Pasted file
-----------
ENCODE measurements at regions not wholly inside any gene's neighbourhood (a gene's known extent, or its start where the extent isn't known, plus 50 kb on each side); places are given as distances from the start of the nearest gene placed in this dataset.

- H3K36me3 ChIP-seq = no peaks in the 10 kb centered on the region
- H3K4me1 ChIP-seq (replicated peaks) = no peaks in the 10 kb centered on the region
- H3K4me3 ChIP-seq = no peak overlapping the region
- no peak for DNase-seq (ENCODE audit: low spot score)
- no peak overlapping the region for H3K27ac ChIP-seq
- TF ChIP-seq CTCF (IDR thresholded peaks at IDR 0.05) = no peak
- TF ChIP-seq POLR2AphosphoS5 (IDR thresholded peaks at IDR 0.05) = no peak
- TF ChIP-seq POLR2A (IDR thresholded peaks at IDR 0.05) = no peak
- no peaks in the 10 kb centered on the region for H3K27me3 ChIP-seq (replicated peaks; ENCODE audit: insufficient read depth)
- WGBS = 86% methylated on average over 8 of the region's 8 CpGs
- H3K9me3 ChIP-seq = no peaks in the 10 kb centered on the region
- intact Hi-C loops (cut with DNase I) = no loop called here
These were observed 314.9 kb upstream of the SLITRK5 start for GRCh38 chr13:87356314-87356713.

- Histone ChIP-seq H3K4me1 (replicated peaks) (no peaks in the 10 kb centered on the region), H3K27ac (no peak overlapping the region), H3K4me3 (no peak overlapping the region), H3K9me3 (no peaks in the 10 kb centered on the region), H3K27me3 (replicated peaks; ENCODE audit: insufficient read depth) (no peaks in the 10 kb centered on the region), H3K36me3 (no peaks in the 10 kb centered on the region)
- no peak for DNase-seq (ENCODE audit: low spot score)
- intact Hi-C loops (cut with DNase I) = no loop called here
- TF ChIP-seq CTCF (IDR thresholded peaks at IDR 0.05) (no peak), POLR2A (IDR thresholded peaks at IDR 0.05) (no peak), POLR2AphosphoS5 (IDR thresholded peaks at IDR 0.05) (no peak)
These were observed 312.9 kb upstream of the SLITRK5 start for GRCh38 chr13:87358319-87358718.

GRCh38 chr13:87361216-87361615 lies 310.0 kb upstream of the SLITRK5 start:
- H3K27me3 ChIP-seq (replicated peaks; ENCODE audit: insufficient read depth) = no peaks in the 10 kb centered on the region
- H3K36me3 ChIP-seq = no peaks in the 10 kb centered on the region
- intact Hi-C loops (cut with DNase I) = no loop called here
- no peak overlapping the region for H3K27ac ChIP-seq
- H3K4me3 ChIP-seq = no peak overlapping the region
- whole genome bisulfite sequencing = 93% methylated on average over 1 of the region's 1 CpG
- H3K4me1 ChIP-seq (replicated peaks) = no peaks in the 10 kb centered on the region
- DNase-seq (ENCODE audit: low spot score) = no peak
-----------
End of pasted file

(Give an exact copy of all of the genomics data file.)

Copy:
ENCODE measurements at regions not wholly inside any gene's neighbourhood (a gene's known extent, or its start where the extent isn't known, plus 50 kb on each side); places are given as distances from the start of the nearest gene placed in this dataset.

- H3K36me3 ChIP-seq = no peaks in the 10 kb centered on the region
- H3K4me1 ChIP-seq (replicated peaks) = no peaks in the 10 kb centered on the region
- H3K4me3 ChIP-seq = no peak overlapping the region
- no peak for DNase-seq (ENCODE audit: low spot score)
- no peak overlapping the region for H3K27ac ChIP-seq
- TF ChIP-seq CTCF (IDR thresholded peaks at IDR 0.05) = no peak
- TF ChIP-seq POLR2AphosphoS5 (IDR thresholded peaks at IDR 0.05) = no peak
- TF ChIP-seq POLR2A (IDR thresholded peaks at IDR 0.05) = no peak
- no peaks in the 10 kb centered on the region for H3K27me3 ChIP-seq (replicated peaks; ENCODE audit: insufficient read depth)
- WGBS = 86% methylated on average over 8 of the region's 8 CpGs
- H3K9me3 ChIP-seq = no peaks in the 10 kb centered on the region
- intact Hi-C loops (cut with DNase I) = no loop called here
These were observed 314.9 kb upstream of the SLITRK5 start for GRCh38 chr13:87356314-87356713.

- Histone ChIP-seq H3K4me1 (replicated peaks) (no peaks in the 10 kb centered on the region), H3K27ac (no peak overlapping the region), H3K4me3 (no peak overlapping the region), H3K9me3 (no peaks in the 10 kb centered on the region), H3K27me3 (replicated peaks; ENCODE audit: insufficient read depth) (no peaks in the 10 kb centered on the region), H3K36me3 (no peaks in the 10 kb centered on the region)
- no peak for DNase-seq (ENCODE audit: low spot score)
- intact Hi-C loops (cut with DNase I) = no loop called here
- TF ChIP-seq CTCF (IDR thresholded peaks at IDR 0.05) (no peak), POLR2A (IDR thresholded peaks at IDR 0.05) (no peak), POLR2AphosphoS5 (IDR thresholded peaks at IDR 0.05) (no peak)
These were observed 312.9 kb upstream of the SLITRK5 start for GRCh38 chr13:87358319-87358718.

GRCh38 chr13:87361216-87361615 lies 310.0 kb upstream of the SLITRK5 start:
- H3K27me3 ChIP-seq (replicated peaks; ENCODE audit: insufficient read depth) = no peaks in the 10 kb centered on the region
- H3K36me3 ChIP-seq = no peaks in the 10 kb centered on the region
- intact Hi-C loops (cut with DNase I) = no loop called here
- no peak overlapping the region for H3K27ac ChIP-seq
- H3K4me3 ChIP-seq = no peak overlapping the region
- whole genome bisulfite sequencing = 93% methylated on average over 1 of the region's 1 CpG
- H3K4me1 ChIP-seq (replicated peaks) = no peaks in the 10 kb centered on the region
- DNase-seq (ENCODE audit: low spot score) = no peak